ROMA, Alfonso Cuarón Orozco’s newest film is his best film yet; it’s pretty perfect, compelling, relevant, and brilliantly insightful into human nature and the complex, human-designed social and economic systems that play out in Mexico in 1970. ROMA is the kind of movie that comes just a few times in a generation and forms part of a canon of masterpieces. Like the Mexican saying goes, “no le pide nada a nadie” the direct translation, “it/he/she doesn’t ask anyone for anything” doesn’t convey the meaning of the phrase, the meaning is along the lines of “it”, in this case ROMA, is uniquely great and can stand on its own, it doesn’t require anyone’s approval, permission to exist, or others’ resources; it’s fiercely determined and independent in thought. With that said, ROMA can proudly stand alongside films like Vittorio De Sica’s Bicycle Thieves, Federico Fellini’s Nights of Cabiria or La Strada, and Pier Paolo Pasolini’s Mamma Roma.
Cuarón Orozco’s “Roma” is not Pasolini’s, the latter refers to Rome, Italy, the former to a bugie neighborhood in the heart of Mexico city that is a microcosm of the country’s class dynamics, tied to affluence, and racist foundations. ROMA is about Cleo, an indigenous Mexican woman who works as a servant in a middle class household in the Colonia Roma in Mexico City. Cleo is played by Yalitza Aparicio, who was cast after Cuarón Orozco’s team spent a year looking for the right actor. Ms. Aparicio had just finished her studies at the “Normal”, Mexico’s specialized teacher education university. After one graduates from the “Normal”, there can be a lag of six months to a year before one gets a teaching assignment, lucky for Cuarón Orozco, Ms. Aparicio was up for this life-changing adventure while she waited for her teaching assignment. Ms. Aparicio is magnificent in the role, she may never go back to teaching. An interesting note on the economics of the family is that ROMA gives viewers a reality check about what class systems mean. In the case of the family for whom Cleo works, which by the way, is never given a surname per se, it’s not mega-rich, or glitzy, because in countries that are class-based like Mexico, one doesn’t have to be; one just has to have more than the people that work for one.
Cuarón Orozco’s ROMA is honestly critical without being judgmental or preachy; he simply describes things as they were, and still are to a certain degree. Cuarón Orozco is part of a generation that is now reaching or has reached middle age and are a link between the generation described in the film and the new and increasingly-western generation. Cuarón Orozco’s generation is in a position to hold the past generation accountable for political atrocities like the massacre of Tlatelolco in 1968 and subsequent military action against student demonstrations, the fomentation of paramilitary groups and toxic political practices. This same generation has the power to amplify the decolonization process that is slowly emerging but battling against encroaching American demands that the world reflects its politics and value system. Cuarón Orozco’s generation is boldly turning its lens and efforts to recognizing the diversity that has always been part of Mexican society and that the post-revolution ideas of nationalism tried to mute. Thus, Cuarón Orozco incorporates Mixtec into the dialogue, unapologetically, just as Lila Downs sings in Náhualt, and others sing in Zapotec, and writers incorporate any number of the 68 indigenous languages into texts without translation—all these are acts of decolonization that will inspire others, and maybe someday, forge a path for equity. Cuarón Orozco reiterates the dueling relationship between urban and rural Mexico, city and nature, western thought and magic. ROMA, like other films such as Güeros, and Danzón, takes transformative events back to nature, to Veracruz, to be precise—because this region, along with the deep mountain-scapes of other southern states, still holds space for the Mexican soul.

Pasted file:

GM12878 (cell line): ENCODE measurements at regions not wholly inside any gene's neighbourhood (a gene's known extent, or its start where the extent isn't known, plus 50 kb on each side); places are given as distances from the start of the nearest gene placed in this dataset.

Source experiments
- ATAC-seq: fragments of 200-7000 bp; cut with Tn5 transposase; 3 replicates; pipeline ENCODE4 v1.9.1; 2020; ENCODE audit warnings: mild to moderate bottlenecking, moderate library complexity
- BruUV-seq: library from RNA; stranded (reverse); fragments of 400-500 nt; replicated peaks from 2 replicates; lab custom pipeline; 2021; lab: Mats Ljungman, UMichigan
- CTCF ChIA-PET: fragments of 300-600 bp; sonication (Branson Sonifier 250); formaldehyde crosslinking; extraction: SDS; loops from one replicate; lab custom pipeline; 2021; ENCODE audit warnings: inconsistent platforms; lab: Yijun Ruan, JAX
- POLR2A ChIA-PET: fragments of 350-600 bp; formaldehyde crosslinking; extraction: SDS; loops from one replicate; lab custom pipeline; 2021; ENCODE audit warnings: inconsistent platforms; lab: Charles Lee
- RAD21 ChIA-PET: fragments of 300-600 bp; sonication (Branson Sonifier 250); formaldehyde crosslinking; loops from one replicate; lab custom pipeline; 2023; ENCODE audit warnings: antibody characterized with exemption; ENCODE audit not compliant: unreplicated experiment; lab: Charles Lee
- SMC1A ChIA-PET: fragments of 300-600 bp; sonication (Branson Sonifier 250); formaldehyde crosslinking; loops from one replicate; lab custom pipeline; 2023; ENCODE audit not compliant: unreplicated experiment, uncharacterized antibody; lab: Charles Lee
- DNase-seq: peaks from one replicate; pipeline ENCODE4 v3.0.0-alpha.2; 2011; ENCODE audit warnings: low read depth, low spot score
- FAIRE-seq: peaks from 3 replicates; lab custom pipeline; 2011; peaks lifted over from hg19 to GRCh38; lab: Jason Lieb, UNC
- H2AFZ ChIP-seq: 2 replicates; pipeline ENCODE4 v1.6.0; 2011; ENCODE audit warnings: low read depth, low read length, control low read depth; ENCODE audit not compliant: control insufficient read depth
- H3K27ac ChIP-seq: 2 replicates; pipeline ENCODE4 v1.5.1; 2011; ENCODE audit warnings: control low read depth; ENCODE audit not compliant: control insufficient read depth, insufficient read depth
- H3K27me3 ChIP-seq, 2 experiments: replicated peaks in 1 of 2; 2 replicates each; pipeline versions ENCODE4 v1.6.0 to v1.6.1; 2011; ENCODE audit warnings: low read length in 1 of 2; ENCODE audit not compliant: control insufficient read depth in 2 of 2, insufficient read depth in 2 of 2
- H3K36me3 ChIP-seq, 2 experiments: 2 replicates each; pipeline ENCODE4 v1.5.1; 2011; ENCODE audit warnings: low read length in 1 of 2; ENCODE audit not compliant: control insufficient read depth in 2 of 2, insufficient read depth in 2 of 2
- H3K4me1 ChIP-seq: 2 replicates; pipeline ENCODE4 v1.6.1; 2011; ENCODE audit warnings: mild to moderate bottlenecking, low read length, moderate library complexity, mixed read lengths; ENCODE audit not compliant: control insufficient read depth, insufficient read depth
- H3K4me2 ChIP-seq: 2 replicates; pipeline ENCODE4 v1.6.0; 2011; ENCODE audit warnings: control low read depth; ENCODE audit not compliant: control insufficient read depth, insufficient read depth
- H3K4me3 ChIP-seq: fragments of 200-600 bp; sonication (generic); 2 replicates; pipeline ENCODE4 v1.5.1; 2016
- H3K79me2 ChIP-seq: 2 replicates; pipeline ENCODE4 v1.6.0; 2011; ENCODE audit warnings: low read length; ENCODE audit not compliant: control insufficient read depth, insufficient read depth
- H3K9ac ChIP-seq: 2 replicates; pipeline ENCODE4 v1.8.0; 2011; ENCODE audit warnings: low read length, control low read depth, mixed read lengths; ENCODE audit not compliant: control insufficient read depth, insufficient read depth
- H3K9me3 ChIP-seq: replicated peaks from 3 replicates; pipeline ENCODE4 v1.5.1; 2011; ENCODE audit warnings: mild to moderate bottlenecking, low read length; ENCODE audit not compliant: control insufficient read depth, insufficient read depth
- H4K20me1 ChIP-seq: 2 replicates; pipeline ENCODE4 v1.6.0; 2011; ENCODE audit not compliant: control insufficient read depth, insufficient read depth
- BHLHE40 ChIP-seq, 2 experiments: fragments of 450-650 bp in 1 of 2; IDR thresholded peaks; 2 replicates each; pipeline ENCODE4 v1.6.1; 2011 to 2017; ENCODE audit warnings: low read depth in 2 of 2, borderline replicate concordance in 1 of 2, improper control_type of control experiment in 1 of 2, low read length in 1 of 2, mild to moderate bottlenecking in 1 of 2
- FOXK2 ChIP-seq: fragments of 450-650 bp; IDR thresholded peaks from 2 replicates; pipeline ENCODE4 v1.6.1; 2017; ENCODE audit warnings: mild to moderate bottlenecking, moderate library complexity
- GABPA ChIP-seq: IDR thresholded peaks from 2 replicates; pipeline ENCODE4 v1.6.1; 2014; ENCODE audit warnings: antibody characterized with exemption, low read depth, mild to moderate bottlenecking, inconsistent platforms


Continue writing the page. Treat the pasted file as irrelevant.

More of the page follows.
Cinematically speaking, ROMA is sublime. The film is produced by Netflix and along a handful of others was released in large screen movie establishments in November, and recently online. The release strategy is part of Netflix’s overall strategy to pivot the industry once more, because now more than ever, viewers’ options for film delivery is wide open. This strategy has put Netflix in direct confrontation with traditional and established arbiters of the film industry like the Cannes Film Festival. ROMA may just about seal the deal for the new paradigm shift because of its undeniable genius, would the industry turn away a Fellini movie just because it didn’t play at Cannes? It behooves viewers to seek out screenings of ROMA on the big screen because it’s the best way to fall into its rhythm and be immerse fully, but regardless, it’s a must-see because it is made up of brilliant scene, after brilliant scene, symbolism and a quietude that is accompanied by a soundtrack that is just as understated and meaningful.
ROMA is playing in different theatres across the states and is now also available on Netflix.